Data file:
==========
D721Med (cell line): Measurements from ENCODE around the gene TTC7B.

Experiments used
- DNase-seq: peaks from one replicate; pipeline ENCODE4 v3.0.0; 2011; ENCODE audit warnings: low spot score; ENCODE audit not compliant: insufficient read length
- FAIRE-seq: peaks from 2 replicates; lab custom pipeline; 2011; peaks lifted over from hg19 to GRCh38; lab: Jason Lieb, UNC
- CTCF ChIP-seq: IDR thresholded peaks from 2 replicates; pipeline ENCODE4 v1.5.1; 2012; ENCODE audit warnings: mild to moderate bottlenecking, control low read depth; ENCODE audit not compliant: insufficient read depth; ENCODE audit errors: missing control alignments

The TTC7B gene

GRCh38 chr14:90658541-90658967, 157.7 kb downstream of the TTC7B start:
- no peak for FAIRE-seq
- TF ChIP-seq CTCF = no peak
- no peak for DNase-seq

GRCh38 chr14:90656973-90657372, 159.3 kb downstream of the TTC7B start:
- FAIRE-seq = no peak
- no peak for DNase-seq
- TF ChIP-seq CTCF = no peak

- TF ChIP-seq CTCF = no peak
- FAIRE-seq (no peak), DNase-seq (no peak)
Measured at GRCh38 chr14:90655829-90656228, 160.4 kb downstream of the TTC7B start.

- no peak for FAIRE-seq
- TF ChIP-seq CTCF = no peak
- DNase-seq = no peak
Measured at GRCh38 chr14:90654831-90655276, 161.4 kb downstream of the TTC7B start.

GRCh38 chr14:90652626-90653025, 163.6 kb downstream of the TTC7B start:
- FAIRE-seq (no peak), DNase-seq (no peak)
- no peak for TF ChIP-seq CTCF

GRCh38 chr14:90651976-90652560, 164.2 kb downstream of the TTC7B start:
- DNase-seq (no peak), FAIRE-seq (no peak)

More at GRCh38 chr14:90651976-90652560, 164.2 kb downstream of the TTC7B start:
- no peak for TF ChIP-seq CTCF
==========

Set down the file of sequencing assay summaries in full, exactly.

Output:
D721Med (cell line): Measurements from ENCODE around the gene TTC7B.

Experiments used
- DNase-seq: peaks from one replicate; pipeline ENCODE4 v3.0.0; 2011; ENCODE audit warnings: low spot score; ENCODE audit not compliant: insufficient read length
- FAIRE-seq: peaks from 2 replicates; lab custom pipeline; 2011; peaks lifted over from hg19 to GRCh38; lab: Jason Lieb, UNC
- CTCF ChIP-seq: IDR thresholded peaks from 2 replicates; pipeline ENCODE4 v1.5.1; 2012; ENCODE audit warnings: mild to moderate bottlenecking, control low read depth; ENCODE audit not compliant: insufficient read depth; ENCODE audit errors: missing control alignments

The TTC7B gene

GRCh38 chr14:90658541-90658967, 157.7 kb downstream of the TTC7B start:
- no peak for FAIRE-seq
- TF ChIP-seq CTCF = no peak
- no peak for DNase-seq

GRCh38 chr14:90656973-90657372, 159.3 kb downstream of the TTC7B start:
- FAIRE-seq = no peak
- no peak for DNase-seq
- TF ChIP-seq CTCF = no peak

- TF ChIP-seq CTCF = no peak
- FAIRE-seq (no peak), DNase-seq (no peak)
Measured at GRCh38 chr14:90655829-90656228, 160.4 kb downstream of the TTC7B start.

- no peak for FAIRE-seq
- TF ChIP-seq CTCF = no peak
- DNase-seq = no peak
Measured at GRCh38 chr14:90654831-90655276, 161.4 kb downstream of the TTC7B start.

GRCh38 chr14:90652626-90653025, 163.6 kb downstream of the TTC7B start:
- FAIRE-seq (no peak), DNase-seq (no peak)
- no peak for TF ChIP-seq CTCF

GRCh38 chr14:90651976-90652560, 164.2 kb downstream of the TTC7B start:
- DNase-seq (no peak), FAIRE-seq (no peak)

More at GRCh38 chr14:90651976-90652560, 164.2 kb downstream of the TTC7B start:
- no peak for TF ChIP-seq CTCF